We all realize that our children imbibe their values from us. But do we really understand the power of this mirroring process? Are we willing to take responsibility for their development on a moment-to-moment basis, understanding that this means becoming aware of how we speak, how we share, and most importantly how we relate to ourselves and others? Our children come with a definite temperament yes, but the manner in which we shape it is all in our hands. We have the choice to help them be more materialistic or more spiritual; more giving or more self-centered. But let us not have the illusion that just because we teach acceptance or adventure, our children will automatically be this way when they are teenagers or adults; let us not get swept away in some manic, egoic delusion that we are the creators of our children’s ways of being. Hardly, but on the other hand, we do have the considerable ability to plant certain seeds as opposed to others. We do not get to have the right to tell our children that they must water these seeds or tend to their fruition; this is our children’s rights. Our only responsibility is to be conscious of the seeds we do put in their potting soil. This is our spiritual obligation to them; to plant and then, to provide the freedom and space to let them be nurtured by our children’s inherent will, wisdom and destiny. There is both tremendous power in this responsibility as well as a humbling acceptance of its limitations. It is this line, of knowing what our power is but also where it ends, that defines a conscious parent.?Let us contemplate the following lines:

Our children are not born greedy

It is we who teach our children how to be greedy

By giving them diamonds instead of sticks and stones

It is we who teach our children how to fear adventure

By rewarding their successes and reprimanding their failures

It is we who teach our children how to lie to us

By getting angry with them when they tell us the truth

It is we who teach our children how to be mean and violent to others

By disregarding their true emotions and denying their right to feeling unconditionally accepted

It is we who teach our children to lose their motivation and zeal

By pressuring them to excel and ?be something?

It is we who teach our children to dishonor us

By pushing them to be who they are not

It is we who teach our children to be bullies

By dominating their spirits and silencing their voice

It is we who teach our children to be confused and overwhelmed

By giving them all things external but few tools to look internally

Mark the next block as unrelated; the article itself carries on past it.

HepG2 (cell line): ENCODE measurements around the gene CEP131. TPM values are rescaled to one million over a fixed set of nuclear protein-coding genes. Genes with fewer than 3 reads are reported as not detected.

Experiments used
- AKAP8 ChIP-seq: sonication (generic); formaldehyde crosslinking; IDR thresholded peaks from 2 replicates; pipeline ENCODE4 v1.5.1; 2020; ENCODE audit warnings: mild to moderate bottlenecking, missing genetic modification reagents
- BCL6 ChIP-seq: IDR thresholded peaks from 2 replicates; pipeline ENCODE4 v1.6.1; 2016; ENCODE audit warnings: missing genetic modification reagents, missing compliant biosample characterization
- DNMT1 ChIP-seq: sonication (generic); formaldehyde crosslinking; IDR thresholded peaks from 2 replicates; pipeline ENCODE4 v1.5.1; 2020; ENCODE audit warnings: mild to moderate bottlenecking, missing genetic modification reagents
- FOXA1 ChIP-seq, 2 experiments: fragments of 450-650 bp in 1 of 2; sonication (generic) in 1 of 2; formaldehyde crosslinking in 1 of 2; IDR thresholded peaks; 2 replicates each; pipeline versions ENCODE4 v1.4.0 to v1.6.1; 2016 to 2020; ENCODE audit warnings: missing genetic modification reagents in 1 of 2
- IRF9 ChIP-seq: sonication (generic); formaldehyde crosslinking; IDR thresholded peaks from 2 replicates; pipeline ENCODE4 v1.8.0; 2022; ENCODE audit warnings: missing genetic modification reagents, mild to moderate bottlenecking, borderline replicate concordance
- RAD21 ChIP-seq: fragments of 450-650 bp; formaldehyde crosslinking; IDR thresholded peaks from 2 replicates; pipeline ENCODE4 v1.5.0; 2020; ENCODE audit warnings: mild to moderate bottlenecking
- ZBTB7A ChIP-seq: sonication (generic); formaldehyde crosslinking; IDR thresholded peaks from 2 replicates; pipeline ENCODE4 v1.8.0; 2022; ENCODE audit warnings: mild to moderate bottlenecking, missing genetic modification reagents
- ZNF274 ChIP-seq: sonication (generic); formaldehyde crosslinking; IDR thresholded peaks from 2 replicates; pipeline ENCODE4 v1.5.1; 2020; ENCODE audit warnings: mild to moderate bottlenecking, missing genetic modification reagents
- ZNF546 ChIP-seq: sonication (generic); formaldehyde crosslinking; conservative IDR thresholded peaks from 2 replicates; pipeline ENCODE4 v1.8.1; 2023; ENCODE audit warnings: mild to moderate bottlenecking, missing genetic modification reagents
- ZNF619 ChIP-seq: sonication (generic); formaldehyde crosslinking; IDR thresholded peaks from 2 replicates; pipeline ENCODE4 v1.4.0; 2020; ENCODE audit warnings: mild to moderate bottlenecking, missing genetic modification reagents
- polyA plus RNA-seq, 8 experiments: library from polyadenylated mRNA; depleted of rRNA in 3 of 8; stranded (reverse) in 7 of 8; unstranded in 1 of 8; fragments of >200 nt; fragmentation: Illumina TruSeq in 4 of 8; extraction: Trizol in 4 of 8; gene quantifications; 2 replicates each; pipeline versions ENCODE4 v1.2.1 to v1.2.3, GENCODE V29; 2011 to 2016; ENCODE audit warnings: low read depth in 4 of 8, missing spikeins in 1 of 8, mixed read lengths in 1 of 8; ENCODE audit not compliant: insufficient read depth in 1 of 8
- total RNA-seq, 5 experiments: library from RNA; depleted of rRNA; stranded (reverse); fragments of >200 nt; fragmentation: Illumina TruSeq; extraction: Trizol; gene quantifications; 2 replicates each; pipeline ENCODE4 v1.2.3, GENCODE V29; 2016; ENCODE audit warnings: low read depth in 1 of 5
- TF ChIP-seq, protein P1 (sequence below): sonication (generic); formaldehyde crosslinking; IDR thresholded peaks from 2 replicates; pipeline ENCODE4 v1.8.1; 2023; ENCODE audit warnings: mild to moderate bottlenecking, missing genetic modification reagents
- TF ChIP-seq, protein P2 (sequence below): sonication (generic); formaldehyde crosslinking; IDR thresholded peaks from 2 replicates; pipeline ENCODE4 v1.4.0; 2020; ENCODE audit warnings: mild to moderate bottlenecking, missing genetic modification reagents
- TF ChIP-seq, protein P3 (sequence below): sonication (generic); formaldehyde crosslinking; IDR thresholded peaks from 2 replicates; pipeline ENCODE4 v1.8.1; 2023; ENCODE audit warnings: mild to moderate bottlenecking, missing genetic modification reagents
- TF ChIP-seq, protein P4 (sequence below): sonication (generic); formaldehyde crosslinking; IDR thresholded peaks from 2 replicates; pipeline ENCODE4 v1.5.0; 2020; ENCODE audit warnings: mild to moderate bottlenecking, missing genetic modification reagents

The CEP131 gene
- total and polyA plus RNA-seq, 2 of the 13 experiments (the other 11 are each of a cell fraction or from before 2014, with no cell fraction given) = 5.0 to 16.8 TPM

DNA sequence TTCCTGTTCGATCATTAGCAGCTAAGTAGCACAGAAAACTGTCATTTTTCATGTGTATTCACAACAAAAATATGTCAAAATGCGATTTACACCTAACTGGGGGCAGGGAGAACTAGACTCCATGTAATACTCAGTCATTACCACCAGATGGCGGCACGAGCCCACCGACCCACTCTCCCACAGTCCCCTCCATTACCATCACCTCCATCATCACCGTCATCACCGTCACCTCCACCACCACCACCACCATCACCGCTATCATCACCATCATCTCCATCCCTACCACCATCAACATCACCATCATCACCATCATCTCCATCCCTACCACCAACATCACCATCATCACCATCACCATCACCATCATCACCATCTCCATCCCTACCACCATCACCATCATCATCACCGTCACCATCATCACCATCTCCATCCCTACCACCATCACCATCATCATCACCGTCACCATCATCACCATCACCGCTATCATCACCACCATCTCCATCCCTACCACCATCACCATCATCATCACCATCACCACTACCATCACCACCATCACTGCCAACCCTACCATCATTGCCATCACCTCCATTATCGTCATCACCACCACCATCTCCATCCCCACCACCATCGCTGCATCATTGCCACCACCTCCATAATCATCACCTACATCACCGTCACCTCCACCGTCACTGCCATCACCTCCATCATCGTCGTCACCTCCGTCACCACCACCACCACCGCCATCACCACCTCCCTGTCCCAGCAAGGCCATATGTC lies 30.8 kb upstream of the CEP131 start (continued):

It is we who teach our children to be inattentive and distracted

By inundating their lives with busy activities, leaving no space for stillness

It is we who teach our children to live lives looking outward

By spending our time and energy on our own looks and acquisitions

It is we who teach our children to know shame

By shaming their spirits and judging them constantly

It is we who teach them to be anxious

By denying the celebration of our own present, eyes constantly on tomorrow

It is we who teach our children how to not like themselves

By constantly splitting their emotions into the ones we ?like? and don?t

It is we who teach our children to not trust the world

By betraying them every time we do not truly see who they are in essence

It is we who teach our children how to love or not love

By the extent to which we love or don?t love ourselves

Our children soak in our ways of being and once older, either rebel against them or inculcate them into their repertoire of responses to their inner and outer world. They get to make this choice; they have this freedom. Our only job is to provide the palette of colors from which they choose to dress their outlook on life. Let us choose the shades with care, conscious of each nuanced hue, mindful of how they will ultimately mix together to paint their inner canvass. Let us be fully conscious of how it is we provide these colors, prepared to be enlightened ourselves, to let go of contrasts that do not work so well, ready to learn new techniques of mixing and blending as we ourselves are learning to be more evolved. Our children deserve the very best effort we can put forth in building their palette. Let us do the spiritual work necessary to offer this sacred gift in the most mindful and conscious way possible.

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